Students’ mental and emotional health — along with their parents’ — was repeatedly raised in the argument to reopen schools.

“Children’s mental health and social development must be as much of a priority as physical health,” first lady Melania Trump said at the round-table. “The same is true for parents. Many will be forced to make stressful choices between caring for their children and going back to work.”

But some are calling for greater caution. Arne Duncan, who served as education secretary under former President Barack Obama, has said the focus should be on making sure students can return safely.

“We all want children to go back to school,” Duncan said on Twitter. “The question is whether we care enough about our children to ALLOW them to go to school safely. Our behaviour, our commitment to shared sacrifice — or our selfishness — will determine what happens this fall for kids.”

___

Associated Press writers Alan Suderman in Richmond, Virginia, and Carla Johnson in Washington state contributed to this report.

Collin Binkley, The Associated Press

Coronavirus

Get local stories you won't find anywhere else right to your inbox.
Sign up here

 

Trump pushes state, local leaders to reopen schools in fall

Just Posted

Health Minister Tyler Shandro said Thursday that the province was ready to move forward with Phase 2A and B in the coming weeks. (Photo by Paul Taillon/Office of the Premier)
COVID restrictions for retail, sports and performers further eased

Occupancy in stores and malls boosted to 25 per cent from 15 per cent

Advocate file image
Red Deer COVID cases continue to decline

249 cases in Red Deer, down from 565 peak on Feb. 22

Cilantro and Chive Owner Rieley Kay (centre) and Guest Chef City Councillor Cara Hoekstra (right) hand over a donation of more than $1,000 to he Lacombe and District Historical Society, care of Executive Director Melissa Blunden at the Michener House Museum and Archives. (Photo Submitted)
Over $1,000 donated to Lacombe and District Historical Society

The donation came from the proceeds from the February Burger of the Month at Cilantro and Chive

File photo
Gov’t of Alberta identifies estimated 300 new COVID-19 cases Sunday

Online COVID-19 dashboard unavailable as upgrades being completed

(The Canadian Press)
‘Worse than Sept. 11, SARS and financial crisis combined’: Tourism industry in crisis

Travel services saw the biggest drop in active businesses with 31 per cent fewer firms operating

A SAGA member (left) poses as Jessi Hanks (right) with Castle Restaurant puts up a safe space sticker to display on the restaurant’s front door. Shaela Dansereau/ Pipestone Flyer.
SAGA Wetaskiwin works with local businesses to display they are a safe space

The safe space stickers show that its a safe and inclusive space.

David and Collet Stephan leave for a break during their appeal hearing in Calgary on Thursday, March 9, 2017. THE CANADIAN PRESS/Todd Korol
Alberta Appeal Court orders 3rd trial for parents in toddler’s meningitis death

Stephans were accused of not seeking medical attention sooner for Ezekiel, who had meningitis when he died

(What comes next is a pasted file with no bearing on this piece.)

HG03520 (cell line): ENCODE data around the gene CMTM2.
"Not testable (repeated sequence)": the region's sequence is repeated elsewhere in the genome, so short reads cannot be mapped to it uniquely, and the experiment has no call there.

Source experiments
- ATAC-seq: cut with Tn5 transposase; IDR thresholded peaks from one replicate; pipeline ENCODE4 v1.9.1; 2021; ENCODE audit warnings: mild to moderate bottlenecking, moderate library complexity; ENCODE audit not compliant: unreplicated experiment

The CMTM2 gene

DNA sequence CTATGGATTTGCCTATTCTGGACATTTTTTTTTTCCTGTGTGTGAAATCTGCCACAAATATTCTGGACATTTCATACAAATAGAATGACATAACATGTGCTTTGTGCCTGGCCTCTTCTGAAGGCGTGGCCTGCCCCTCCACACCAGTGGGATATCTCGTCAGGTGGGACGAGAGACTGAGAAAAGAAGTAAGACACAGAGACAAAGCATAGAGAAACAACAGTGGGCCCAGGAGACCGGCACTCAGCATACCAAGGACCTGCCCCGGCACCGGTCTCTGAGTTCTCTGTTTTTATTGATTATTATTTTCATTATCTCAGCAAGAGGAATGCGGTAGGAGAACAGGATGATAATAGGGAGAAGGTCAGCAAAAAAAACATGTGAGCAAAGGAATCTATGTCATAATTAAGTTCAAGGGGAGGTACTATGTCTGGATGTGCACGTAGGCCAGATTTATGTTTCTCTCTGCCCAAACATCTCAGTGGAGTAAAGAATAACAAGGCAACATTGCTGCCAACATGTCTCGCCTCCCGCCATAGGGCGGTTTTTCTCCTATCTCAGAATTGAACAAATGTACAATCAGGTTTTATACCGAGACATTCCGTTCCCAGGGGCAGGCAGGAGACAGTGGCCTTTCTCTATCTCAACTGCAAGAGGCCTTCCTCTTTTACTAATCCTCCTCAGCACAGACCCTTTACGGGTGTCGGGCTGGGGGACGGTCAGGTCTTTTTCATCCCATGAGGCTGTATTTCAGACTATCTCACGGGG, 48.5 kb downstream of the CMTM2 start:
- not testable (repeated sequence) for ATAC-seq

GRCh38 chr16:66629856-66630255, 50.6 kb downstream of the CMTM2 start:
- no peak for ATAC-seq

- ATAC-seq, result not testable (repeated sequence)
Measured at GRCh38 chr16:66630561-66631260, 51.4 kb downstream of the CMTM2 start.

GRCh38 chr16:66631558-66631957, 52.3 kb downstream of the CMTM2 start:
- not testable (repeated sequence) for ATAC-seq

A health-care worker prepares a dose of the Pfizer-BioNTech COVID-19 vaccine at a UHN COVID-19 vaccine clinic in Toronto on Thursday, January 7, 2021. THE CANADIAN PRESS/Nathan Denette
Vaccine hesitancy decreases in B.C. as mass immunizations set to begin: poll

Two-thirds of British Columbians, and Canadians, would get the vaccine as soon as possible

A woman walks through Toronto’s financial district on Monday, July 30, 2018. A new poll suggests most Canadians believe there’s still a long way to go to achieve gender equality in this country. THE CANADIAN PRESS/Graeme Roy
Canadians, especially women, say gender equality not achieved in Canada: Poll

Poll results themselves underscore the challenge, with more men believing equality had been achieved

This image provided by Harpo Productions shows Meghan, The Duchess of Sussex, left, in conversation with Oprah Winfrey. (Joe Pugliese/Harpo Productions via AP)
Race, title and anguish: Meghan and Harry explain royal rift

Meghan said she struggled with concerns within the royal family about her son’s skin colour

Kiara Robillard is seen in an undated handout photo. When the pandemic began, Robillard had to rush back home to Alberta from California, where she had been living for five years, after she was struck by a truck that broke her spine in two places. THE CANADIAN PRESS/HO-Kiara Robillard, *MANDATORY CREDIT*
‘It kind of clicks:’ Text4Hope program helps with depression, anxiety during pandemic

Participants receive one text message every morning for three months

Hockey hall-of-fame legend Wayne Gretzky, right, watches the casket of his father, Walter Gretzky, as it is carried from the church during a funeral service in Brantford, Ont., Saturday, March 6, 2021. HE CANADIAN PRESS/Nathan Denette
Walter Gretzky remembered as a man with a ‘heart of gold’ at funeral

The famous hockey father died Thursday at age 82 after battling Parkinson’s disease

Supporters rally outside court as Pastor James Coates of GraceLife Church is in court to appeal bail conditions, after he was arrested for holding day services in violation of COVID-19 rules, in Edmonton, Alta., on Thursday March 4, 2021. THE CANADIAN PRESS/Jason Franson
‘Law remains valid:’ Pastor accused of violating health orders to remain in jail

The Justice Centre for Constitutional Freedoms is representing the pastor

Most Read